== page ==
First Circuit Holds Single Defendant Liable for All Fees and Costs After Other Fifteen Defendants Settle
Per EnergyNorth Natural Gas, Inc. v. Century Indem. Co., 452 F.3d 44 (1st Cir. Jun. 28, 2006):
Century's argument begins with a valid point about the duty to "segregate" costs and fees. . . .
But Century ignores the exception to this rule: the duty to segregate fees does not apply to costs and fees spent in connection with efforts so interrelated to all of the settling and non-settling parties that segregation would be impossible. . . .
In other words, under this exception, if the outcome of a sixteen-defendant case depends on the resolution of certain common issues, and those common issues require certain common costs (which will have to be incurred whether there is one defendant or sixteen), the successful plaintiff may, if the district court deems it reasonable, recover all of those common costs, even if fifteen of the sixteen defendants settle before trial. See Diamond v. John Martin Co., 753 F.2d 1465, 1467 (9th Cir.1985) (applying California law) ("[J]oinder should not dilute the right to attorneys' fees.").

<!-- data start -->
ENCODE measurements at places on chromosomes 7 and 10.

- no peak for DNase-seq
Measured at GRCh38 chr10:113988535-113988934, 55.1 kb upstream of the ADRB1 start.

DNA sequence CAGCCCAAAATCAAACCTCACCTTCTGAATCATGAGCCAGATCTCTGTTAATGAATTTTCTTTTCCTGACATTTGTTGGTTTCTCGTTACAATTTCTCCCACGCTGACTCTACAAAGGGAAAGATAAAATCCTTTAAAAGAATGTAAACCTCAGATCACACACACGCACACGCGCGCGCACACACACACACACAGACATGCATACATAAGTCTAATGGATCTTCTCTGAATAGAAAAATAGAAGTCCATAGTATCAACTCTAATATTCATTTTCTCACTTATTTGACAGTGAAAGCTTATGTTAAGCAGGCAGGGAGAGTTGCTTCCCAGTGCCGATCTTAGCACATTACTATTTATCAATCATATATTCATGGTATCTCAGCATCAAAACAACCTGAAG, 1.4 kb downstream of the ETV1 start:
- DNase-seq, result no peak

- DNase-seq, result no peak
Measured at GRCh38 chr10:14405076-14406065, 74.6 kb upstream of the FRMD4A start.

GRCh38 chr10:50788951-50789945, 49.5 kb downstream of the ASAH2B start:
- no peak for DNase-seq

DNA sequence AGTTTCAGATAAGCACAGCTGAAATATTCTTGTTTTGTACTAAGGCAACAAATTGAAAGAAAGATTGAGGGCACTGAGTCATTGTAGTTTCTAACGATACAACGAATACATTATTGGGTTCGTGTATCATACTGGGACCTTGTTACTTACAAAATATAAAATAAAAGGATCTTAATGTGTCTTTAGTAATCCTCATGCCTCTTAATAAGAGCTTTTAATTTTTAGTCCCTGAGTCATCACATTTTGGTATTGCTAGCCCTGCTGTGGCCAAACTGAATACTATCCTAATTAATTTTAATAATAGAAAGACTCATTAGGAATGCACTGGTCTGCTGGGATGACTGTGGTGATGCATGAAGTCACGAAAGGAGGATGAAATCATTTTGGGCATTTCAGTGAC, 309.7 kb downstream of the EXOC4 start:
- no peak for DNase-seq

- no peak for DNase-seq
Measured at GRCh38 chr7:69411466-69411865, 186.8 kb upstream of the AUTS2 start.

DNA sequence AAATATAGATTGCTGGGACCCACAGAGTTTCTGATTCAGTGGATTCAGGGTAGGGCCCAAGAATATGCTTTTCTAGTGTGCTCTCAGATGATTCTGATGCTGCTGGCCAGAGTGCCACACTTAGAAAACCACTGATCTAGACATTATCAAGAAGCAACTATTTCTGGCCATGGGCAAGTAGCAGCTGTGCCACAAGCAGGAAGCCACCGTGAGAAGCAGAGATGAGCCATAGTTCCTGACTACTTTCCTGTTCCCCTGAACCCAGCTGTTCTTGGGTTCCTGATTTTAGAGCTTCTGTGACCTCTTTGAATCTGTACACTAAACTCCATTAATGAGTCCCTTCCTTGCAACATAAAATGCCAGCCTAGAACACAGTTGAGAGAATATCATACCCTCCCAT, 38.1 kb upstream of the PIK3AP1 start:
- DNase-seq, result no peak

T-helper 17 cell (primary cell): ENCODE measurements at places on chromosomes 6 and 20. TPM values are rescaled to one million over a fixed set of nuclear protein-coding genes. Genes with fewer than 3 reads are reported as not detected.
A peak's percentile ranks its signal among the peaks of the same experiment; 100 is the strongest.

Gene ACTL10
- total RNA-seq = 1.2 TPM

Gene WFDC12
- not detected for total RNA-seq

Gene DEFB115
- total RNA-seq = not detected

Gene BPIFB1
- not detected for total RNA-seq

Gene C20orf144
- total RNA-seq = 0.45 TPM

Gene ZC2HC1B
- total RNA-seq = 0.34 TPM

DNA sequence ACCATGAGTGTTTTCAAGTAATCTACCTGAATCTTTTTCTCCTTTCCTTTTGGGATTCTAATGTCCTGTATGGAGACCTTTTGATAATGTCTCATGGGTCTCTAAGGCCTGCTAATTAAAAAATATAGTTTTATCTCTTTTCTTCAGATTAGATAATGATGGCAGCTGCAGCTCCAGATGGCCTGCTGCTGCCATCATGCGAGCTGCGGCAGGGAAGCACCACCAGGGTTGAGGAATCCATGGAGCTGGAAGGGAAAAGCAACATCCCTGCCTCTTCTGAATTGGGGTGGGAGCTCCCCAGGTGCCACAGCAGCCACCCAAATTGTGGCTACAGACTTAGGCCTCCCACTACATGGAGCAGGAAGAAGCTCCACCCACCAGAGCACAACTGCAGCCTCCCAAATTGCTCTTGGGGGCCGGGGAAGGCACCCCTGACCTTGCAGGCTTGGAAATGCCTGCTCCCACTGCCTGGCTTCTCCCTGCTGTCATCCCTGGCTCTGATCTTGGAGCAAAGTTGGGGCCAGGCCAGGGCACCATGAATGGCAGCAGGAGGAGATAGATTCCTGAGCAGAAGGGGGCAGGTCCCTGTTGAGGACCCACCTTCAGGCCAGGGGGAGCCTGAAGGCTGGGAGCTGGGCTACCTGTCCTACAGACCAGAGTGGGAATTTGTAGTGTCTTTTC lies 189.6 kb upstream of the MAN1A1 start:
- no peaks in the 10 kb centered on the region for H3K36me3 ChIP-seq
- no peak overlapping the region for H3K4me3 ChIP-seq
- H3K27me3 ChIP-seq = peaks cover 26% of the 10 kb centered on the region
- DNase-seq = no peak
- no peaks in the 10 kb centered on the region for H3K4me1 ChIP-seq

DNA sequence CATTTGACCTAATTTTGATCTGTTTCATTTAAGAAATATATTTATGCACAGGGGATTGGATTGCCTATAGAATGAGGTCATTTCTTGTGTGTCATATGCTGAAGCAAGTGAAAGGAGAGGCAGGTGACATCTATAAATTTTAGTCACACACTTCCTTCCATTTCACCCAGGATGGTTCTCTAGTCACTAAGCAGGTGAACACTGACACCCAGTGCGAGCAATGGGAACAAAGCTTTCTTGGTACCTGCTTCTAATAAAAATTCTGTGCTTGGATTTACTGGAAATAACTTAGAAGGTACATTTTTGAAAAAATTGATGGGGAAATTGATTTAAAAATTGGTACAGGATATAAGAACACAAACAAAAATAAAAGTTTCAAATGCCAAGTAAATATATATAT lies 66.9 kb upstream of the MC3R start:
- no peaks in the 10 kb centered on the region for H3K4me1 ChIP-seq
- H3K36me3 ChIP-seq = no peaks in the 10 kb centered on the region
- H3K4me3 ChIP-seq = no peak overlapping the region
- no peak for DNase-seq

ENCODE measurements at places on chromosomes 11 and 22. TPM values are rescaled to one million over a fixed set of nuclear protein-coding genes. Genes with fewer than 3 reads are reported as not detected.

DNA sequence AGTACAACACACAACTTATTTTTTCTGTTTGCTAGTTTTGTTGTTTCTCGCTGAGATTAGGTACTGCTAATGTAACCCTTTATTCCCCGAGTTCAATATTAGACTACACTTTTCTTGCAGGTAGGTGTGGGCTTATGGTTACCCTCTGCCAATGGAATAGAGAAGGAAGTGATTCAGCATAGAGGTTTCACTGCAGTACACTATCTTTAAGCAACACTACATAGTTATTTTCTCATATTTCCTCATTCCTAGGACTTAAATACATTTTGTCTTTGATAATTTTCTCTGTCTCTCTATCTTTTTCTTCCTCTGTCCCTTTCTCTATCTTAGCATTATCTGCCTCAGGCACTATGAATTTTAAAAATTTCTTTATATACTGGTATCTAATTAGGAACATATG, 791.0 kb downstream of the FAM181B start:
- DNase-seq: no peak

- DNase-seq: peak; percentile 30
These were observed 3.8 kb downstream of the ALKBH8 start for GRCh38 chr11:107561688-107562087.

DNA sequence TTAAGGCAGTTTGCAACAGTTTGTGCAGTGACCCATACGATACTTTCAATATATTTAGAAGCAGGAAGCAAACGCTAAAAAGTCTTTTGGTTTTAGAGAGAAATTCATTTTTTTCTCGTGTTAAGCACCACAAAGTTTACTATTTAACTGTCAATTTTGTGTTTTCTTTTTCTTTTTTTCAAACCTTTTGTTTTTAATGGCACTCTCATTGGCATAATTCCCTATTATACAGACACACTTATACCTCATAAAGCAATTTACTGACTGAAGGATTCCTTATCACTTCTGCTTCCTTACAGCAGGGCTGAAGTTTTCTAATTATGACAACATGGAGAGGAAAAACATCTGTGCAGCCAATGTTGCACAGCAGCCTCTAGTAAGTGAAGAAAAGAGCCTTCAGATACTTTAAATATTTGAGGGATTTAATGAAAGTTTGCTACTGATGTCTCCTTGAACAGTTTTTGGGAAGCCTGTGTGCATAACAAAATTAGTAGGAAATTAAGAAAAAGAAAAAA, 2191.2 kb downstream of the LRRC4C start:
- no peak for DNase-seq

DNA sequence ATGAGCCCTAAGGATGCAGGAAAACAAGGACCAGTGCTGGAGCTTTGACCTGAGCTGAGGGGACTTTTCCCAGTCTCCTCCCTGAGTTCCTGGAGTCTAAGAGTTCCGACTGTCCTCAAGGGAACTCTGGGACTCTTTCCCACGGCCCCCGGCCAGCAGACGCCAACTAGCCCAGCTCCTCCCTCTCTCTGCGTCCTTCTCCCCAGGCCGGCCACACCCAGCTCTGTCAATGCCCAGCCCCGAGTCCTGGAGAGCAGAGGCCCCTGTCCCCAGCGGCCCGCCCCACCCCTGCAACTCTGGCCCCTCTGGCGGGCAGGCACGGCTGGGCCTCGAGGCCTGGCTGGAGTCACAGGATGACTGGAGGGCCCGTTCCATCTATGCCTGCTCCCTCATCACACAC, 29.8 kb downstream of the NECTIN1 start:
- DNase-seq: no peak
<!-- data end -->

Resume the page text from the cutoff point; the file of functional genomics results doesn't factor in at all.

Century urges that it is "grossly unfair" for it to bear the entire cost of EnergyNorth's efforts. We disagree. Century does not suggest that EnergyNorth's claims against Century could have been litigated for a penny less than the district court's award, even if Century had been the only defendant in the case all along. Indeed, Century stipulated that the submitted fees represented a reasonable expenditure for the litigated issues, an admission both that the costs and fees for which EnergyNorth sought reimbursement fell into the exception to the duty to segregate described in Stewart and Reynolds Metals, and that the costs were far from "grossly unfair." Century's fairness argument is further undermined by the district court's clear warning that Century risked a high liability in fees and costs if it chose to go to trial despite the agreement by the other defendants to settle. Indeed, the court warned that such liability might far exceed the amount EnergyNorth had demanded to settle the case. Of course, Century was entitled to demand a trial; but it had to accept the consequences of its choice.